Eight years ago, the U.S. Supreme Court held in Riley v. California that because cellphones hold “the privacies of life” – in the form of texts, images, emails, calls and more – that police (barring extreme circumstances) need a warrant to search it.
The application of a new legal standard, however, is never so simply adopted. Ever since, federal and state courts have applied Riley in contradictory ways.
To cite just one example, the Montana Supreme Court recently came down hard on the side of digital privacy. As we reported in February, parolee Bradley Mefford was challenged for leaving his apartment by parole officer Jake Miller. Mefford told his parole officer that he merely went into the parking lot to get reception to engage a Facebook Messenger conversation with his daughter. He gave the officer permission to read his Messenger thread to prove he was communicating with his daughter. The officer took the phone and surveilled all its contents, including images. Beyond Messenger, Miller found evidence of a serious crime.
The ACLU vigorously defended Mefford’s cellphone privacy rights. Montana’s high court agreed, vacating the charges stemming from that officer’s sweeping, generalized surveillance.
The court found: “It was no more reasonable for Miller to believe he had permission to search Mefford’s photos to corroborate the identify of his daughter than it would have been for him to search through a photo album in Mefford’s bedroom or a rolodex on Mefford’s office desk for information regarding Mefford’s daughter.”
Other courts have come down on opposing sides. EFF’s Jennifer Lynch and Allie Schiele offer a sweeping look at recent rulings. They write that “some courts have constrained police searches to certain types of data on the phone, specific time periods, or limited the use of data, other courts have authorized warrants that allow the police to search the entire phone.”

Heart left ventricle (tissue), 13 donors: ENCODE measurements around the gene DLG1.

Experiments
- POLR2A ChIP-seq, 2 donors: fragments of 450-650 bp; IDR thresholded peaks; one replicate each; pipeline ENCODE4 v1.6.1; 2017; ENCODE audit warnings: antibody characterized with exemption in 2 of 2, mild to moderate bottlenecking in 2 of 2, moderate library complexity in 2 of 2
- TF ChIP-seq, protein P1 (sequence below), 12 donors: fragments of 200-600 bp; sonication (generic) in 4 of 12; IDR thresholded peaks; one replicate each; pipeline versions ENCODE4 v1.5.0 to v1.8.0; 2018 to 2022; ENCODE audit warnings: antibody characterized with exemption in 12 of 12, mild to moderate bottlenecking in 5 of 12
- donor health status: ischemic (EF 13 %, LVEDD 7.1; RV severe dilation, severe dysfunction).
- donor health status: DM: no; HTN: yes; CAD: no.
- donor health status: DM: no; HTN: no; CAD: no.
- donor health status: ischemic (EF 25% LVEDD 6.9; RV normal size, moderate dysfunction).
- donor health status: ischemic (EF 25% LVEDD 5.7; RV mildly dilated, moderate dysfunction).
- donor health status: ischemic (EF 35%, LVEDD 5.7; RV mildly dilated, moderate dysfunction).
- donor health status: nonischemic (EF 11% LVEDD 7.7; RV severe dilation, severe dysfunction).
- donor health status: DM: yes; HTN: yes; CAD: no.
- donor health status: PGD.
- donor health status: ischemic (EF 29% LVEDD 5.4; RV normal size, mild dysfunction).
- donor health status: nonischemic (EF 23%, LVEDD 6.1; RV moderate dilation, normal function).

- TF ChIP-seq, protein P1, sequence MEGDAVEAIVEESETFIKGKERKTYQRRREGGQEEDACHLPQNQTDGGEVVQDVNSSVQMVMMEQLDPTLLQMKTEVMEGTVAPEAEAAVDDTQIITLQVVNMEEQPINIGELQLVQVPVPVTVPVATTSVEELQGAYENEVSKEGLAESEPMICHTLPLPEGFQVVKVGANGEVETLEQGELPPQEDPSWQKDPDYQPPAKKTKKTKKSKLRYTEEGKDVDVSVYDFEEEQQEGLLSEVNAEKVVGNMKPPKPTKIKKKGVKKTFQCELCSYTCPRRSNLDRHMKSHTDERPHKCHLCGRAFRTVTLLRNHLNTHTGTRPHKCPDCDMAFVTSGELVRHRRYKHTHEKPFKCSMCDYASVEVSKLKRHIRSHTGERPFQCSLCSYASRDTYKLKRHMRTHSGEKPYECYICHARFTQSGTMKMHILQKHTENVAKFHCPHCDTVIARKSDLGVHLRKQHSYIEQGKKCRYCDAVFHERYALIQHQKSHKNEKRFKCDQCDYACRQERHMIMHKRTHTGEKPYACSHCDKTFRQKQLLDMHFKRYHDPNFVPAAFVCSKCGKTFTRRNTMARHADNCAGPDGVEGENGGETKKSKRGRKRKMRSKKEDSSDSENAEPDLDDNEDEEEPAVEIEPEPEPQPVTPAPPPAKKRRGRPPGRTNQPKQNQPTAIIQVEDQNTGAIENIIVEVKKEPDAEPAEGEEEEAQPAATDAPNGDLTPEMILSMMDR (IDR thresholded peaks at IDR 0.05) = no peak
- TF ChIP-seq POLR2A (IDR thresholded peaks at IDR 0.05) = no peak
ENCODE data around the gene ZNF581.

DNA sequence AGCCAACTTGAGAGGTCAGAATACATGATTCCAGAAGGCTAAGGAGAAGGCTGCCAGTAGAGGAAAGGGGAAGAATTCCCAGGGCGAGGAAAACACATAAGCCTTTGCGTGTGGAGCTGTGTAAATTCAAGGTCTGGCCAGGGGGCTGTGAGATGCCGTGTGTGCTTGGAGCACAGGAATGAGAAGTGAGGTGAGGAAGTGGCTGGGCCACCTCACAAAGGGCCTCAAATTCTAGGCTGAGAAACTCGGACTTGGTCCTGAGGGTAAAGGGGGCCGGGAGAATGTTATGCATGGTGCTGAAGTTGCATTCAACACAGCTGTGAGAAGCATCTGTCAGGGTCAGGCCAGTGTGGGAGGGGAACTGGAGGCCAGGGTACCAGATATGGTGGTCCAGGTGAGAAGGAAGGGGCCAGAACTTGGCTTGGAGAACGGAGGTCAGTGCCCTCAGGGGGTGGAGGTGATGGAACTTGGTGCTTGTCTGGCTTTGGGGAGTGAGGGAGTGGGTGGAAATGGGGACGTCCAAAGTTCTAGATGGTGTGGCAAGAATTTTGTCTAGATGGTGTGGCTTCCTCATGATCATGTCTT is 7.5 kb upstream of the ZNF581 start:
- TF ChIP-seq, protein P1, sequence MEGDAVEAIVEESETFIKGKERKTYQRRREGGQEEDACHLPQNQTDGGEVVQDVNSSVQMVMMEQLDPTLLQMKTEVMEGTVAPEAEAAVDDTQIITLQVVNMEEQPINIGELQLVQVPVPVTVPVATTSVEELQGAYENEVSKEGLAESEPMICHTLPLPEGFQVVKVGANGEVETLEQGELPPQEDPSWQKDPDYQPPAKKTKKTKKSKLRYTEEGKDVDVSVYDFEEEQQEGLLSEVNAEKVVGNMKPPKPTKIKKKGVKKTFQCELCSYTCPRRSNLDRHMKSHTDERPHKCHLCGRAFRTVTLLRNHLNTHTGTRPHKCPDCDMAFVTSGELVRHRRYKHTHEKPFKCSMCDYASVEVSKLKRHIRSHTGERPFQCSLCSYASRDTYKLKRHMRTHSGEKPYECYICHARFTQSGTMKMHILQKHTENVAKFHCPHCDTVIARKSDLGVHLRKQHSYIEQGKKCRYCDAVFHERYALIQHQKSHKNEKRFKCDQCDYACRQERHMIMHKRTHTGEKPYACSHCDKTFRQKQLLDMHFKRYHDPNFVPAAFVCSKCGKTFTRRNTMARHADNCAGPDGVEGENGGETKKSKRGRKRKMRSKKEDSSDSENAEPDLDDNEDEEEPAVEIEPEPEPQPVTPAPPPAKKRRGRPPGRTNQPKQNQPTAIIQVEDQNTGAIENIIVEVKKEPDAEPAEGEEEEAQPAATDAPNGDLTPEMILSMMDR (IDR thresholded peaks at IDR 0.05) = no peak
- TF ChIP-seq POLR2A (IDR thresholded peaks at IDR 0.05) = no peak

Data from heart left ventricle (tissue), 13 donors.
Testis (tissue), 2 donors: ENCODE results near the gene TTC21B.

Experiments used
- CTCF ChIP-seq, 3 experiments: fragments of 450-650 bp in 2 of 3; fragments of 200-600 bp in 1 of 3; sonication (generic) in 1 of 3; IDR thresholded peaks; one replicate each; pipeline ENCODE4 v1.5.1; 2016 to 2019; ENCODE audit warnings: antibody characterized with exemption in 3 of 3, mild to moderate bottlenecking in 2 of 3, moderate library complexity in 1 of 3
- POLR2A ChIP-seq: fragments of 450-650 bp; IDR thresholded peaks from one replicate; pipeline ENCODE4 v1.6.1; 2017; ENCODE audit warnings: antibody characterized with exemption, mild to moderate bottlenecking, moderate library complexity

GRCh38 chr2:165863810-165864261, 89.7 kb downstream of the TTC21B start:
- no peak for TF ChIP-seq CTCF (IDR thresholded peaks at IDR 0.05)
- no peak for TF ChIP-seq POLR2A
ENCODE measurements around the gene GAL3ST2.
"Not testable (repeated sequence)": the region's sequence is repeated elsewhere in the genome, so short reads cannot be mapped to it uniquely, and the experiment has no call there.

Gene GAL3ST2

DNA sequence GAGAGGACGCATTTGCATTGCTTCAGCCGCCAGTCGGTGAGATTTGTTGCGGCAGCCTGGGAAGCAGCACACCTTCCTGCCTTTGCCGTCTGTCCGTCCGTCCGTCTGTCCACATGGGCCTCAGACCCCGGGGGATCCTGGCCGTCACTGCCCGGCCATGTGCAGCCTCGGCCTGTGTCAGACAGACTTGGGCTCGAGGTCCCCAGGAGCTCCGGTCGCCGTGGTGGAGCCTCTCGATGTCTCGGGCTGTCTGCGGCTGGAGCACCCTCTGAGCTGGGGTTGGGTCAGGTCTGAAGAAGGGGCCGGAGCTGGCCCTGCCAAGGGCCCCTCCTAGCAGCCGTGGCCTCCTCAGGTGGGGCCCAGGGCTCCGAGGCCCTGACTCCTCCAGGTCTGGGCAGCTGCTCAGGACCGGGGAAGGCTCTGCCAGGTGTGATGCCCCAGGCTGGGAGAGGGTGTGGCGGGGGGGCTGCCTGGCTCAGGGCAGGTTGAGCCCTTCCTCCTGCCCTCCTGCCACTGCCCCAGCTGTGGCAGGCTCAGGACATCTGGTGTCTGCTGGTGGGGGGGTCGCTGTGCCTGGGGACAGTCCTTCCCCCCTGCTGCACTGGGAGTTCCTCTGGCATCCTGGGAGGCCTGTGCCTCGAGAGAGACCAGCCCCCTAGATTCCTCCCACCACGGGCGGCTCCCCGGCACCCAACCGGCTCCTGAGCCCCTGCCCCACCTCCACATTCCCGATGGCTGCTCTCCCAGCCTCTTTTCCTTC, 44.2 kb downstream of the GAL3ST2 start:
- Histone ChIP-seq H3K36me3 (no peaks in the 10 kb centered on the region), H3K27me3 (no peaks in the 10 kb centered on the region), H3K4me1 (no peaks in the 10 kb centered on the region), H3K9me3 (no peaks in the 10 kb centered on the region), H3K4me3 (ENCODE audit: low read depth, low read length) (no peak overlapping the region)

In United States v. Morton, the Fifth Circuit sitting en banc overturned a panel opinion that had overturned a broadly executed warrant. The court upheld a “good faith exception” that “evidence should not be suppressed when law enforcement obtained it in good-faith reliance on a warrant.” Dissenting judges wrote: “Searching a cellphone is much more invasive than a self-contained search of a pocket compartment or a bag.”
The dissenters also complained that the affidavit was supported by “sweeping generalizations,” a precedent that allows officers to hide behind the good-faith exception – which is “unjust, unfair, and unconstitutional.”
In Richardson v. State, the Maryland Court of Appeals found that “the privacy concerns implicated by cellphone storage capacity and the pervasiveness of cellphones in daily life do not fade away when police obtain warrants to search cellphones.” Maryland’s highest court held that there is no “one size fits all” solution for cellphone searches. Some might search within a specific timeframe or confine the search to an app or set of apps, or other restricted search protocols.
Ultimately, the Maryland high court found, “a search warrant for a cellphone must be specific enough so that officers will only search for the items that are related to the probable cause that justifies the search in the first place.”
EFF’s Lynch and Schiele conclude that Maryland sets the right precedent, writing that courts should “require cellphone warrants that are narrowly tailored to the crime under investigation.”
PPSA agrees. We also acknowledge, however, that such restrictions sometimes impose a cost at the expense of justice. In the Mefford case the underlying charges vacated by the Montana court arose from child pornography discovered on the parolee’s phone. In the Maryland case, a search of multiple phones of a high school student who had carried a gun to school showed evidence that he was planning a robbery (though in that case, the court did not vacate the evidence).
Painful tradeoffs arise when weighing privacy against policing, sometimes hard to stomach. We must remember, however, that such limits on cellphone searches are needed to prevent the United States from becoming a surveillance state.